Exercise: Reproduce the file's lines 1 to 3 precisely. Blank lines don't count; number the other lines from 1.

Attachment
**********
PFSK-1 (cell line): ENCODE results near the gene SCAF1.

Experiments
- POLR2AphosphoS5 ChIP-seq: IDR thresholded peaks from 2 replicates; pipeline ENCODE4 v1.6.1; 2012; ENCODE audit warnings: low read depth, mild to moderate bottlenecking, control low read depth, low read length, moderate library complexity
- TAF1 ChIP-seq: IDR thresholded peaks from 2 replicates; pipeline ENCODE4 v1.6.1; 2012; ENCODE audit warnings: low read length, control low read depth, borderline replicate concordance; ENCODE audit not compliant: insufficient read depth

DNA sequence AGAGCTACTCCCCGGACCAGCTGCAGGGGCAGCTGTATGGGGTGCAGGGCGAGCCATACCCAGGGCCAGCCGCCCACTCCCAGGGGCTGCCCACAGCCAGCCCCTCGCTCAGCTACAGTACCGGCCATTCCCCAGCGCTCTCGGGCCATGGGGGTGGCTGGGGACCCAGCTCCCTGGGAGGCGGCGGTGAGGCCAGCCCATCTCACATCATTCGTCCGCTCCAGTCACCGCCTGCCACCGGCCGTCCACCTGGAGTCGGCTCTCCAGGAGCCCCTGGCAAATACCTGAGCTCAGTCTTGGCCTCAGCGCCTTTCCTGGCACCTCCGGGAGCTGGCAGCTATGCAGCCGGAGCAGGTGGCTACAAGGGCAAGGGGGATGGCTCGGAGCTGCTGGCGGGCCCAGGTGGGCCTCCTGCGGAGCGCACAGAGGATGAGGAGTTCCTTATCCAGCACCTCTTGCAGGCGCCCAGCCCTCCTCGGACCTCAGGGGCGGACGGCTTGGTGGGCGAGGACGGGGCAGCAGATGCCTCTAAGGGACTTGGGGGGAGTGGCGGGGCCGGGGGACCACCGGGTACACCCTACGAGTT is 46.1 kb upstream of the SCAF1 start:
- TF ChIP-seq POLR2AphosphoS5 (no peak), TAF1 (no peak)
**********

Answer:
PFSK-1 (cell line): ENCODE results near the gene SCAF1.

Experiments
- POLR2AphosphoS5 ChIP-seq: IDR thresholded peaks from 2 replicates; pipeline ENCODE4 v1.6.1; 2012; ENCODE audit warnings: low read depth, mild to moderate bottlenecking, control low read depth, low read length, moderate library complexity